|Benjamin Zorich, recently hospitalized with a bout of laziness,
has been suffering from the disorder his entire life.
Laziness has achieved the status of a legitimate mental illness. The National Institute of Mental Health committee that reviewed copious research studies announced this conclusion at a recent conference of the American Psychiatric Association.
“Laziness has always been perceived as a character flaw worthy of shame and punishment,” said Aaron Lipsnik, a historian of medicine and a member of the committee, adding that such attitude was a product of ignorance and equating it to the once-held belief that failure to pray causes typhoid fever. “With the aid of modern medicine we can finally help those afflicted by the illness to lead productive lives and achieve everything they want to.”
“We now know that laziness is a flaw in chemistry, not character,” said Dr. Jalal Mahavesh, the principal investigator. “Numerous studies of people with laziness have shown abnormal levels of melanocortin,” a neurotransmitter that allows signals in the brain to travel from neuron to neuron. “We can now safely say that laziness is as legitimate an illness as diabetes or cancer, and also very dangerous, as it can shatter dreams and ruin lives.”
As the disorder goes grossly underdiagnosed, with the recognition of its legitimacy comes the promise of help. The pharmaceutical giant Eli Lilly, besides having incidentally funded all major studies on laziness, has already developed an anti-laziness drug called Promaxus.
“Just as people with diabetes need insulin, those suffering from laziness need Promaxus,” said the company’s spokesperson Peter Bromsky. He added that there is no shame or stigma in using the drug, “since you can’t cure diabetes with self-discipline, and laziness is no different. It is the direct result of a chemical imbalance in the brain that Promaxus fixes.” Two-day trials have shown that the drug has no side effects and is not addictive, and neglecting to treat laziness with Promaxus will lead to “severe and debilitating consequences,” he added.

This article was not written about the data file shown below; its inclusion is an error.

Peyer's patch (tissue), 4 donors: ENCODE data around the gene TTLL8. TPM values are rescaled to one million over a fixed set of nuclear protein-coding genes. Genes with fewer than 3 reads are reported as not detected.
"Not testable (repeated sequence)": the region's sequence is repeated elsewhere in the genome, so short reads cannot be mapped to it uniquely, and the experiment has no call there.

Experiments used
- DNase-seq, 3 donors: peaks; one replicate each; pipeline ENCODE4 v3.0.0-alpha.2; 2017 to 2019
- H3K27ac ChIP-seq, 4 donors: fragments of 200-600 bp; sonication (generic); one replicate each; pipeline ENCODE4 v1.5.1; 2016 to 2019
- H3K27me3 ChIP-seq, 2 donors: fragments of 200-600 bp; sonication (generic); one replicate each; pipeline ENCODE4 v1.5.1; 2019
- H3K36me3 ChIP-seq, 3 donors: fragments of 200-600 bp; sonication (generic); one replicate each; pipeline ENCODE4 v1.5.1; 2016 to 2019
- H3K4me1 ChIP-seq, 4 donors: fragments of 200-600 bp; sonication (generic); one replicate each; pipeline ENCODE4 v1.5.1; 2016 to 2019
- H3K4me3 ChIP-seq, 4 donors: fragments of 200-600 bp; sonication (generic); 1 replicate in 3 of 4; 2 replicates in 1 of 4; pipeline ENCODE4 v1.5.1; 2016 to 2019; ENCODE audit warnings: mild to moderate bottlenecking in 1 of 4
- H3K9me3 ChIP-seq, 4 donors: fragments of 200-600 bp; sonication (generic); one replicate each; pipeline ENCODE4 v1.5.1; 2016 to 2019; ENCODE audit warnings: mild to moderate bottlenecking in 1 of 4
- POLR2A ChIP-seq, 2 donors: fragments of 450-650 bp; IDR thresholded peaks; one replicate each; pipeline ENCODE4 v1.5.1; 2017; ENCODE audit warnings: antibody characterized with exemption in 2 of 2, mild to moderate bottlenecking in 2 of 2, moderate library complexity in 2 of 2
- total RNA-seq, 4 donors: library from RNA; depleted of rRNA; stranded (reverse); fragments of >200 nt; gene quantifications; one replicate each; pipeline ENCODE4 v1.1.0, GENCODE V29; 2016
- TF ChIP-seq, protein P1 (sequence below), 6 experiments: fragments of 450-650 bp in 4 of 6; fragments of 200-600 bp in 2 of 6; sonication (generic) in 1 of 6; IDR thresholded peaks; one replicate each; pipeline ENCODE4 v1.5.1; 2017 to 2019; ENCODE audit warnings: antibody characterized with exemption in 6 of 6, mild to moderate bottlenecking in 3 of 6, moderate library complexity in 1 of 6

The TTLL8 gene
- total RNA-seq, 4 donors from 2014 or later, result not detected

The legitimization of laziness as a mental illness has already sparked a wave of changes in numerous government policies regarding disability benefits, education, and other related areas. Thus, the Social Security Administration released a statement saying that it will work on providing disability benefits to patients with laziness, since “those afflicted with the brain disorder are often unable to hold a job or seek employment.”
According to the official statement released on its website, the Department of Education is in the process of making laziness officially on par with other brain disorders like autism and cerebral palsy. “Students diagnosed with laziness ought to be entitled to special accommodations such as reduced academic workload, longer breaks, and additional time on exams and assignments,” the statement said.